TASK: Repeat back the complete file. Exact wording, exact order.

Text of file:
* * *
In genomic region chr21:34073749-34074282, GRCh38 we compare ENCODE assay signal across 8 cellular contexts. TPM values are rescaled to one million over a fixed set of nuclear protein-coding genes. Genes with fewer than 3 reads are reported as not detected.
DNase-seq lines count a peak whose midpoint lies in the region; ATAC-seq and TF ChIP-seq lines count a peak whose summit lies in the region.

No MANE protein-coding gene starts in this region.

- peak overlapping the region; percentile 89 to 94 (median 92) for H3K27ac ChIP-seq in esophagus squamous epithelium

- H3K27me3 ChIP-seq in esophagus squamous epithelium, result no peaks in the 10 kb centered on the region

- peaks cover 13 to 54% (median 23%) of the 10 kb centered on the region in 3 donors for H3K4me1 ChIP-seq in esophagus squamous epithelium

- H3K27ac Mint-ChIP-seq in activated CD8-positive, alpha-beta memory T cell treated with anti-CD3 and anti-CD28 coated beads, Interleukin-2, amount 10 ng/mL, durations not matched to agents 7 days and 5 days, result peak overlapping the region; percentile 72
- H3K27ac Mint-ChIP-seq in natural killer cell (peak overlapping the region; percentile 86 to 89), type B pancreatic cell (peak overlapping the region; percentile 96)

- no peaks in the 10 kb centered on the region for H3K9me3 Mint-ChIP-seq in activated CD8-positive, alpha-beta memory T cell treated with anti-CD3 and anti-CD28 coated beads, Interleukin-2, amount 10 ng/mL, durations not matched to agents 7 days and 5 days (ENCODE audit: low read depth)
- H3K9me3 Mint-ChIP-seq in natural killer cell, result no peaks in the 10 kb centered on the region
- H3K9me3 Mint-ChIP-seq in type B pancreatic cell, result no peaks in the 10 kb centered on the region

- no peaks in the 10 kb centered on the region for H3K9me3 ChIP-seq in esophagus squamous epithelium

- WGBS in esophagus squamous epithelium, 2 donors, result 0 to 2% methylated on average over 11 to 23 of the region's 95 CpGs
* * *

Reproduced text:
In genomic region chr21:34073749-34074282, GRCh38 we compare ENCODE assay signal across 8 cellular contexts. TPM values are rescaled to one million over a fixed set of nuclear protein-coding genes. Genes with fewer than 3 reads are reported as not detected.
DNase-seq lines count a peak whose midpoint lies in the region; ATAC-seq and TF ChIP-seq lines count a peak whose summit lies in the region.

No MANE protein-coding gene starts in this region.

- peak overlapping the region; percentile 89 to 94 (median 92) for H3K27ac ChIP-seq in esophagus squamous epithelium

- H3K27me3 ChIP-seq in esophagus squamous epithelium, result no peaks in the 10 kb centered on the region

- peaks cover 13 to 54% (median 23%) of the 10 kb centered on the region in 3 donors for H3K4me1 ChIP-seq in esophagus squamous epithelium

- H3K27ac Mint-ChIP-seq in activated CD8-positive, alpha-beta memory T cell treated with anti-CD3 and anti-CD28 coated beads, Interleukin-2, amount 10 ng/mL, durations not matched to agents 7 days and 5 days, result peak overlapping the region; percentile 72
- H3K27ac Mint-ChIP-seq in natural killer cell (peak overlapping the region; percentile 86 to 89), type B pancreatic cell (peak overlapping the region; percentile 96)

- no peaks in the 10 kb centered on the region for H3K9me3 Mint-ChIP-seq in activated CD8-positive, alpha-beta memory T cell treated with anti-CD3 and anti-CD28 coated beads, Interleukin-2, amount 10 ng/mL, durations not matched to agents 7 days and 5 days (ENCODE audit: low read depth)
- H3K9me3 Mint-ChIP-seq in natural killer cell, result no peaks in the 10 kb centered on the region
- H3K9me3 Mint-ChIP-seq in type B pancreatic cell, result no peaks in the 10 kb centered on the region

- no peaks in the 10 kb centered on the region for H3K9me3 ChIP-seq in esophagus squamous epithelium

- WGBS in esophagus squamous epithelium, 2 donors, result 0 to 2% methylated on average over 11 to 23 of the region's 95 CpGs